Firecrest, Little Ringed Plover, the Wryneck draws a crowd and Greenshank - Southwell, Ferrybridge, Portland Bill and Portland Harbour, April 26th 2006 © Keith Pritchard (Firecrest), Pete Saunders (LRP) and Martin Cade (Wryneck crowd and Greenshank) 

  April 26th

After a day lurking out of view in yesterday's fog the Wryneck emerged again in today's brilliant sunshine to show from time to time in and around the Obs Quarry. It was otherwise very quiet all round, with the pick of a light scatter of grounded migrants being a Ring Ouzel at Barleycrates Lane, a Firecrest at Southwell, 4 Grasshopper Warblers, 4 Bullfinches, a Grey Plover and a Lapwing at the Bill, a Little Ringed Plover at Ferrybridge and a Greenshank on the Portland Harbour shore. Despite the clear skies, visible passage was limited to a small northward movement of Swifts, hirundines, pipits and wagtails everywhere, a Hobby in off the sea at the Bill and a total of 250 Wood Pigeons that arrived from the north over the Bill. The highlights on the sea during the morning were 90 Manx Shearwaters, 60 commic terns, 7 Red-throated and a Great Northern Diver and 3 Great, an Arctic and a Pomarine Skua passing through off the Bill; later in the day there was a good evening movement of Manx Shearwaters, with 500 passing the Bill and 200 passing Chesil Cove.

A single Turnip Moth was the only presumed immigrant attracted to the Obs garden moth-traps overnight.



   Chris Packham and entourage filming for a BBC TV series at PBO - Portland Bill, April 25th 2006 © Matt Wood 

  April 25th

A quiet day on the land after a very foggy night. The only grounded scarcer migrants at the Bill were 7 Whimbrel, 4 Grasshopper Warblers, 4 Sedge Warblers, 3 Whinchats, a Ring Ouzel, a Lesser Whitethroat and a Bullfinch; another 2 Grasshopper Warblers were at Barleycrates Lane. Four Yellow Wagtails, 3 Tree Pipits, a Hobby and a Green Sandpiper were among the few birds on the move overhead at the Bill. Seawatching was hampered by poor visibility, although 350 Gannets, 6 Arctic and 6 Great Skuas, 4 Red-throated and a Black-throated Diver, and a few Manx Shearwaters and commic terns were spotted passing through off the Bill during the morning. 

Two Silver Y and a Dark Sword Grass were the only immigrants attracted to the Obs garden moth-traps overnight; additionally, a Chamomile Shark was a first record for the year in a garden light-trap at Southwell.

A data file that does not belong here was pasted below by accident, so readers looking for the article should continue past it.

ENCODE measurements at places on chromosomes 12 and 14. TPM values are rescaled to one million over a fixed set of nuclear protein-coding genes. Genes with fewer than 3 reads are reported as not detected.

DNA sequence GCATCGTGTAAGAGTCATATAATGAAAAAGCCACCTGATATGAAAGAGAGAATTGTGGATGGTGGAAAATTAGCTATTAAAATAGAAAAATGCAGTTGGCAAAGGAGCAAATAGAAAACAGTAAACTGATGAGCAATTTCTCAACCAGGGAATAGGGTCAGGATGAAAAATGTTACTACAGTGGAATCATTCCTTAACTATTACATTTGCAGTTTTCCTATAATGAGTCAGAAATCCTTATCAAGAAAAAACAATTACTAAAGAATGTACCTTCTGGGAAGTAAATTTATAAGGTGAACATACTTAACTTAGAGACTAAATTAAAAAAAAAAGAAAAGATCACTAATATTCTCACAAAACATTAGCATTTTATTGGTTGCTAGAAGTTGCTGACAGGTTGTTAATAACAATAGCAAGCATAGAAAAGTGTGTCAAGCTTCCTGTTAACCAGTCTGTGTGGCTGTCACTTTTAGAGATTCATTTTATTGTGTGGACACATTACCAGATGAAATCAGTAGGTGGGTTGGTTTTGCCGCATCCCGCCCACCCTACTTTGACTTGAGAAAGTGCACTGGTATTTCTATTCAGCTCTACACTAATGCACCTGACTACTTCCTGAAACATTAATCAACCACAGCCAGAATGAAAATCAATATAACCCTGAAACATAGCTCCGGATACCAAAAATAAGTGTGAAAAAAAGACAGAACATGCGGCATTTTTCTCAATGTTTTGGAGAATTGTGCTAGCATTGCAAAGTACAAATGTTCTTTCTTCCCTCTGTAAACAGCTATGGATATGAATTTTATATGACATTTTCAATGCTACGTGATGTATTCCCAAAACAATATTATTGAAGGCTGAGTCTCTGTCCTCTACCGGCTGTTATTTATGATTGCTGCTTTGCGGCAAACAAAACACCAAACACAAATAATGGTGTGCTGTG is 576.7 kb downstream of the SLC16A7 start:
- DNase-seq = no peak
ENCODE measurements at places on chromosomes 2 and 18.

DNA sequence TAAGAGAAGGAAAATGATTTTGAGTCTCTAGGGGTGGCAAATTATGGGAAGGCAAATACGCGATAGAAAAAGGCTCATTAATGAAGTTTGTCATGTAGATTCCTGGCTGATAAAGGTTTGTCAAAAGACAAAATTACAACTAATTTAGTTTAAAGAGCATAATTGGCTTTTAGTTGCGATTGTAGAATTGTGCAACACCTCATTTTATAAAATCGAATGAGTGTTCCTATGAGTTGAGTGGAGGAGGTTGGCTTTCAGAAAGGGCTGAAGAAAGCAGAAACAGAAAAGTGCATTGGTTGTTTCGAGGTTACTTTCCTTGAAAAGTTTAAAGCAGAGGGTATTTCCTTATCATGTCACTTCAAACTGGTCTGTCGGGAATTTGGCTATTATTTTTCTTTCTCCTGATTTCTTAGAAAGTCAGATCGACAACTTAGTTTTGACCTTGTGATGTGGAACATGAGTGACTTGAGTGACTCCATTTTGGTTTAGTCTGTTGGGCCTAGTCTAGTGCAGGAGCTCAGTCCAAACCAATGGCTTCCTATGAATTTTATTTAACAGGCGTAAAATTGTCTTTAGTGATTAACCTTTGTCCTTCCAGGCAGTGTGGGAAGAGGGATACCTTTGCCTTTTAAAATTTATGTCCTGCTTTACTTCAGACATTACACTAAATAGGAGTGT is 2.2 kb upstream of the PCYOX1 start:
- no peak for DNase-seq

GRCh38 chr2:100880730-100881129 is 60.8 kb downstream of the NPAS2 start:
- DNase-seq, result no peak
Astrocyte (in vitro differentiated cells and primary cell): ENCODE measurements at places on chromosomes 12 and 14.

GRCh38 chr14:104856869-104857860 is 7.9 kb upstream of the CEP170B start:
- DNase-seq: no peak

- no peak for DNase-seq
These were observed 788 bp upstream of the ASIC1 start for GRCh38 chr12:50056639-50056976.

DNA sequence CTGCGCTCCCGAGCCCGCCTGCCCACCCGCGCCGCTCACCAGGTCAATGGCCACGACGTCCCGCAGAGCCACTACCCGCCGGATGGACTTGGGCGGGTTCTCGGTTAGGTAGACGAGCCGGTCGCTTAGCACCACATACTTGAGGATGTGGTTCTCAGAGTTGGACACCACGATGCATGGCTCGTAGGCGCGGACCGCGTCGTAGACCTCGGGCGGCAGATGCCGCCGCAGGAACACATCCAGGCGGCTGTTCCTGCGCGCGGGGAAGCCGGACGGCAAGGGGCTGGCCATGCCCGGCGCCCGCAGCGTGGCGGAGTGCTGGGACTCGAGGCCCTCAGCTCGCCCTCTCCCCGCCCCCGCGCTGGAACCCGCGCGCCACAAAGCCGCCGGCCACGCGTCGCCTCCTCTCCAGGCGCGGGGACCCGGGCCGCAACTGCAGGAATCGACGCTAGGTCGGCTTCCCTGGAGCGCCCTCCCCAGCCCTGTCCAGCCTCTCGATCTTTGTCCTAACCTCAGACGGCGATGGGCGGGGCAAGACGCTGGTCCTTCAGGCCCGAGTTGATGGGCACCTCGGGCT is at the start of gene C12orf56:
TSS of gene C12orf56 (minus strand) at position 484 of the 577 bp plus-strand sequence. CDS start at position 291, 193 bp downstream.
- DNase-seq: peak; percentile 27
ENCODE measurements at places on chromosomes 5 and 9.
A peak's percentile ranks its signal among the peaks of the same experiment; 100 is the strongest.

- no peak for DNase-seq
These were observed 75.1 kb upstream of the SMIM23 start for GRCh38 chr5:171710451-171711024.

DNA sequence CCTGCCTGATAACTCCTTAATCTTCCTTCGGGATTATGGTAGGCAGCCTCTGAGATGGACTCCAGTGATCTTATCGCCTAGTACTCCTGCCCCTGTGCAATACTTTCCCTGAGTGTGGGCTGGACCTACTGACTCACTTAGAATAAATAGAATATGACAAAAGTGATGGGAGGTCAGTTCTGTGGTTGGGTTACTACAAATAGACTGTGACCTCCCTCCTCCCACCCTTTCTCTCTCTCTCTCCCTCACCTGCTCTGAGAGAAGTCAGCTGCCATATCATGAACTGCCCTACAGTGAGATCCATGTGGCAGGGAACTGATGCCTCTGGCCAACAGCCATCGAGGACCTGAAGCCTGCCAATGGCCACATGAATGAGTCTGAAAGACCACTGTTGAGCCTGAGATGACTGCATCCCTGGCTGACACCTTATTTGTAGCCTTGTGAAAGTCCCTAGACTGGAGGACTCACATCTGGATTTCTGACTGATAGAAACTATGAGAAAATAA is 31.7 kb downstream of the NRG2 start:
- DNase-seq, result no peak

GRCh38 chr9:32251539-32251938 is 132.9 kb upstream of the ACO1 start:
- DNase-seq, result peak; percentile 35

Wryneck and Silver Y - Portland Bill, April 24th 2006 © Martin Cade 

  April 24th

Much quieter than in recent days although the appearance of an elusive Wryneck in the hut fields adjacent to the Obs garden provided some compensation for the apparent disappearance of the Common Rosefinch. Common migrants were pretty thin on the ground everywhere, although did include 9 Tree Pipits, 4 Redstarts, 3 Grasshopper Warblers, 2 Swifts, 2 Yellow Wagtails, 2 Ring Ouzels, 2 Bullfinches, a Purple Sandpiper, a Common Sandpiper, a Cuckoo and a Whinchat at the Bill and another Ring Ouzel at the Grove. Despite very promising-looking conditions, the sea rewarded only the most dogged observers: 12 Eider, 8 Arctic Skuas and a Pomarine Skua passed through off the Bill and 5 Dunlin (!) passed through off Chesil Beach. Passage waders at Ferrybridge included 4 Sanderling, 3 Bar-tailed Godwits and a Little Ringed Plover.

On the butterfly front a Speckled Wood was a first for the year in the Obs garden.

Moth-trapping was much more productive than of late at the Obs, where 2 Silver Y, a Diamond-back Moth and a Dark Sword Grass were immigrants of note and Double-striped Pug, Early Thorn, Red Chestnut, Angle Shades and Powdered Quaker were all recorded for the first time this year.



   Two more Common Rosefinch images from yesterday - Portland Bill, April 22nd 2006 © Paul Baker 

  April 23rd

The Common Rosefinch remained in Top Fields where it was seen much more frequently than yesterday. In damp and often drizzly conditions common migrants were present in good numbers and variety, with totals from the Bill area that included 75 Willow Warblers, 50 Wheatears, 30 Whitethroats, 20 Sedge Warblers, 15 Tree Pipits, 15 Yellow Wagtails, 10 Curlews, 10 Whinchats, 8 Whimbrel, 4 Grasshopper Warblers, 3 Garden Warblers, a Turtle Dove, a Reed Warbler, a Firecrest and a Brambling. Elsewhere quality was provided by a Black Redstart, a Firecrest and another Brambling at Southwell, and a Ring Ouzel and a Siskin amongst plenty more commoner migrants at Barelycrates Lane. Seawatching at the Bill produced totals of 44 Bar-tailed Godwits, 21 Whimbrel, 3 Arctic and a Great Skua, 2 Grey Plovers and a Red-throated Diver passing through and a very unusual report of 20 Little Terns lingering offshore.




   acredula Willow Warbler and lousy record shot of Common Rosefinch - Portland Bill, April 22nd 2006 © Martin Cade 

  April 22nd

The surprise highlight of the day was an exceptionally early (and extremely elusive) Common Rosefinch in Top Fields at the Bill, whilst Roseate Tern (1 lingering off the Bill) and Spotted Flycatcher (at least 2 at the Bill) were also both additions to the year list. Grounded migrants were plentiful everywhere, with scarcer species at the Bill that included 10 Whinchats, 10 Redstarts, 4 Sedge Warblers, 3 Bullfinches, 3 Pied Flycatchers, 2 Lesser Whitethroats, a Grasshopper Warbler and a Redpoll. Overhead, 10 Yellow Wagtails, 5 Tree Pipits and a Hobby passed through at the Bill although hirundines were not quite as numerous as yesterday. The pick of the day's sea passage included 175 commic terns, 12 Little Gulls, 9 Arctic Skuas, 2 Great Skuas and a Great Northern Diver off the Bill and 120 Manx Shearwaters, 53 Black-headed Gulls, 46 Whimbrel, 40 Bar-tailed Godwits, 11 Common Terns, 5 Arctic Skuas, a Great Northern Diver and a Grey Plover off Chesil Beach.